THE U-Pick GARDEN will be closing August 20th. This will be the last year the garden will be open to the public. Next year I'll be operating as a CSA, supplying about 20 regular customers with weekly boxes. Thank you for your support over the last 8 years, but it's time to try something new.

To get a copy of my book, "How To Grow Vegetables In Sitka, Alaska" just give me a call....The books are $20 plus tax. If you live out of town and want me to mail you a copy, you can mail a check for $25.60 to:

Lori Adams
P O Box 6021
Sitka, Alaska

Down To Earth U-Pick Garden is located at 2103 Sawmill Creek Road in Sitka, Alaska. It is open usually from mid-June through late August. Hours are Monday-Saturday 12:00 to 6:30. On Farmer's Market Saturdays I am not open until 2:00. Children are welcome but may not run through the garden or chase the ducks. If you have any questions you can contact me, Lori Adams, at 907-747-6108 or 907-738-2241. My email address is

Thursday, June 14, 2012

In Between Rain Showers

I always seem to have more transplants to plant out than I have time.  Every year at this time I look at those overgrown plants and think about how much I have to do and I feel paralyzed.  The only way I get them done at all is by telling myself, "Just plant one thing each day."  So, today I planted the last of the zucchini, acorn squash and cucumbers.

I have had mixed results with zucchini.  I am behind this year for sure because of failure to germinate and transplant failure during the first try.  This is the only spot they do well for me and that is because they are under the eaves and get spared the bulk of the rain.  Zucchini plants do not get huge in Sitka like they do in the lower 48.  Cucumbers generally don't do well here outside, but I had a hot recommendation on a variety so I thought I would try it. And as far as acorn squash is concerned I did actually harvest an edible sized acorn squash one year!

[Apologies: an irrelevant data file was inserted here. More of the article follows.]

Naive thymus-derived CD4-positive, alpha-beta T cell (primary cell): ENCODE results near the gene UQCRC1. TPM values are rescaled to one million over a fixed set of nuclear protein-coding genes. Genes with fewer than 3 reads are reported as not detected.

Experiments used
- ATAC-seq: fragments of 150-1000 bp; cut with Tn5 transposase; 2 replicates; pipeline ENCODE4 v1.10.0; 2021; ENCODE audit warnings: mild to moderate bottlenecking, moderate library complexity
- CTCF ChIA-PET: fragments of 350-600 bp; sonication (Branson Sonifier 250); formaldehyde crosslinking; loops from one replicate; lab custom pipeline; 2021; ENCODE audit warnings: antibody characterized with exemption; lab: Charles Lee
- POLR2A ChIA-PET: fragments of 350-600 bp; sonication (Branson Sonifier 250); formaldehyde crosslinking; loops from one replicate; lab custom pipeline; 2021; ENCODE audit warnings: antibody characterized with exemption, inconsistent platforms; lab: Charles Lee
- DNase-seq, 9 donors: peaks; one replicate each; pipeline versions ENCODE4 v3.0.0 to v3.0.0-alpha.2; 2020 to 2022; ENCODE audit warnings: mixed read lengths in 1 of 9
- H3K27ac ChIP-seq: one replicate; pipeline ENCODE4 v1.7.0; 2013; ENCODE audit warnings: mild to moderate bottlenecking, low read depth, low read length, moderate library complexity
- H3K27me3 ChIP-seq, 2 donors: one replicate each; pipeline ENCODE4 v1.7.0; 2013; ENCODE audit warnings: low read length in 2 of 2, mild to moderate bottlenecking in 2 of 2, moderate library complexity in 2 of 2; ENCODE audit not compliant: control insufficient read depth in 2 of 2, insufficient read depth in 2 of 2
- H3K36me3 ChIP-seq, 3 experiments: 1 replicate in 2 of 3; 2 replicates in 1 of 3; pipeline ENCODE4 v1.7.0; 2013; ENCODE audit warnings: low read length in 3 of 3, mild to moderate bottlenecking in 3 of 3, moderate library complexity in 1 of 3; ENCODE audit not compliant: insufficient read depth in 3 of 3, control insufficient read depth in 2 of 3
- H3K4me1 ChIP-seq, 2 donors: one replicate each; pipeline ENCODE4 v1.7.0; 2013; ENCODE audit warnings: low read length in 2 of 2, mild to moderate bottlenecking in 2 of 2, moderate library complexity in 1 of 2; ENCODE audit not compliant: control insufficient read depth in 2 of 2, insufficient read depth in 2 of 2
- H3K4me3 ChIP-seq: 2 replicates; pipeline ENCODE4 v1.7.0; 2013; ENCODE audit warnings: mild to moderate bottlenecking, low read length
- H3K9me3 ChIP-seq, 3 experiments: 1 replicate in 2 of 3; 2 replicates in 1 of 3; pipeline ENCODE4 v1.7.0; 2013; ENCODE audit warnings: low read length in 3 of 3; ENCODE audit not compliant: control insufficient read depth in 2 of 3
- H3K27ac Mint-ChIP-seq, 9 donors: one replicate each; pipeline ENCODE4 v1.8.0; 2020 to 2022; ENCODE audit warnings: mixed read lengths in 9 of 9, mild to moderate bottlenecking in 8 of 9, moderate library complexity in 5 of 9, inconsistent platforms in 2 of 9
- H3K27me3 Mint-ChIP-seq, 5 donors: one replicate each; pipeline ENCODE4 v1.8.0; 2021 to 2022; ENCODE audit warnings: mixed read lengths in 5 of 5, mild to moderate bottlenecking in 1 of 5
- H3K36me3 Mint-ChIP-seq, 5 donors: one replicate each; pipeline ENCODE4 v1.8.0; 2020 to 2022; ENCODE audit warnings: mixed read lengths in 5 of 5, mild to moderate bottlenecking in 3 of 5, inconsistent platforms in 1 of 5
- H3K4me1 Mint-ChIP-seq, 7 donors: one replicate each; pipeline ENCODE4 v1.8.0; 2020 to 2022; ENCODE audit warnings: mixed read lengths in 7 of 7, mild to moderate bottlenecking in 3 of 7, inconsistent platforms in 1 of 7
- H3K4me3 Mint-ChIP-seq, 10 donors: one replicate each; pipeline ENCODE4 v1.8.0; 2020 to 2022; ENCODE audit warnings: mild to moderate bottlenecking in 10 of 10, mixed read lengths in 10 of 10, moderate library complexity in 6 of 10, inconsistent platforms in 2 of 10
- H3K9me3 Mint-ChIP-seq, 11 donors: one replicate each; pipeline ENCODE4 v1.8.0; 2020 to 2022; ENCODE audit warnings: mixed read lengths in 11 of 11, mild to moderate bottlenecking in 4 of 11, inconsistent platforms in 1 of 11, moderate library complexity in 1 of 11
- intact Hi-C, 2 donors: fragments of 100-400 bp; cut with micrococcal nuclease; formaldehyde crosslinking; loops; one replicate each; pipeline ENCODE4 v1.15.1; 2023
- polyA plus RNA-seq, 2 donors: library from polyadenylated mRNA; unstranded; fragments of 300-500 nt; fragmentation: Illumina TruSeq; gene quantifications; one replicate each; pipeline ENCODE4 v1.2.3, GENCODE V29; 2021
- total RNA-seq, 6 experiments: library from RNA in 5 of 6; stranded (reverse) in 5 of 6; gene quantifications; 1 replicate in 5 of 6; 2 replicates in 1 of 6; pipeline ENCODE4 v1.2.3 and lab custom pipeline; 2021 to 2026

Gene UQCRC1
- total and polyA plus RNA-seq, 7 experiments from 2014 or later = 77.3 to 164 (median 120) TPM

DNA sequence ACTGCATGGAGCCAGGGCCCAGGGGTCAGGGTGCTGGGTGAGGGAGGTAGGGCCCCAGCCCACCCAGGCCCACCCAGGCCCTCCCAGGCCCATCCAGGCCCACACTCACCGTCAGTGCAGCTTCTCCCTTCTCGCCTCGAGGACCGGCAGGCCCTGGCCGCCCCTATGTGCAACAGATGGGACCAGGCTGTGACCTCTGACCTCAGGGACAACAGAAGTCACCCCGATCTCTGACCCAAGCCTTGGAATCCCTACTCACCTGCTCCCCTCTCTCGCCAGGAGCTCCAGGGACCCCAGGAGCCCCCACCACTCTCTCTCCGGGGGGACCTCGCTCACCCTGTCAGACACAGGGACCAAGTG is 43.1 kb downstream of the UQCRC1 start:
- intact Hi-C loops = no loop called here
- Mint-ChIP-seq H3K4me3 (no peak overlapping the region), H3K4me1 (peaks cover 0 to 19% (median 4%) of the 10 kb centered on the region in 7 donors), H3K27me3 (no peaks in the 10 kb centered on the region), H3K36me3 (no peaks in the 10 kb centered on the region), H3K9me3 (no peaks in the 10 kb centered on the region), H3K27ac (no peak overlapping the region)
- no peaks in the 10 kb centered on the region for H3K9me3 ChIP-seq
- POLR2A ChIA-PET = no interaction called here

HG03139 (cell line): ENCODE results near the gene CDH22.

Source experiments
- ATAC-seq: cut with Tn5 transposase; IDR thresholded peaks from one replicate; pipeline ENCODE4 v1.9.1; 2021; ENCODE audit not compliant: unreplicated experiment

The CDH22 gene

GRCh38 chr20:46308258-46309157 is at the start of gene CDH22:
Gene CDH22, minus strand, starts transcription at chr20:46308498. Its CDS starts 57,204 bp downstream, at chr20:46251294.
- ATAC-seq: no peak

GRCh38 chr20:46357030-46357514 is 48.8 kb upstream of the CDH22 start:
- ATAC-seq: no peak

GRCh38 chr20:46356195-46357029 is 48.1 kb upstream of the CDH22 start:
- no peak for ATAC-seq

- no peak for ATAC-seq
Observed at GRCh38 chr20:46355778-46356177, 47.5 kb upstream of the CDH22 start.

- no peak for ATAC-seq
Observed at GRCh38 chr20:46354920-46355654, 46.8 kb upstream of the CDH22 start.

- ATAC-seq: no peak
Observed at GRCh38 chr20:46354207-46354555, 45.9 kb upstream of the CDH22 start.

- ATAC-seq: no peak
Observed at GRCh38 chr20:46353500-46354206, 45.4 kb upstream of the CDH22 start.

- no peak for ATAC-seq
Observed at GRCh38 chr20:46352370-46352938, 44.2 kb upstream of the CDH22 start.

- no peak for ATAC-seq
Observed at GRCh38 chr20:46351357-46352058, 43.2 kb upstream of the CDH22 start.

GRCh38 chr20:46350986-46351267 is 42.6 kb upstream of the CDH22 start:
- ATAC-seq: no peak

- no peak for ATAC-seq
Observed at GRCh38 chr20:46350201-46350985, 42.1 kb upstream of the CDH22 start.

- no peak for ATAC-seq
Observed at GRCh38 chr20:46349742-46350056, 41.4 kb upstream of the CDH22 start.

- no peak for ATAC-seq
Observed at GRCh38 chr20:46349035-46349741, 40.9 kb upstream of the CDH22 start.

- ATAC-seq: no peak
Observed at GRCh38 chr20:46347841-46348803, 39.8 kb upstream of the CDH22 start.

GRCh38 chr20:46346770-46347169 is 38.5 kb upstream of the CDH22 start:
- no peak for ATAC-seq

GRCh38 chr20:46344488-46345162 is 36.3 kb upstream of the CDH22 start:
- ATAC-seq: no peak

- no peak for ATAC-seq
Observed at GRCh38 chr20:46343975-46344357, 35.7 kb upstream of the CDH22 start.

When it started to rain I headed for the sunroom and planted lettuce, spinach, dill and fennel in soil blocks for a second planting.  Here are a few shots of the soil blocker in action....

Once all the blocks were filled I sprinkled some sphagnum moss over the seeds to keep them moist and covered the trays with plastic.  Soil blocks are handy for plants that don't sprout up tall and skinny right away.  You don't have the bother of sterilizing pots and when it comes time to transplant there isn't a trail of pots and labels behind me to clean up!

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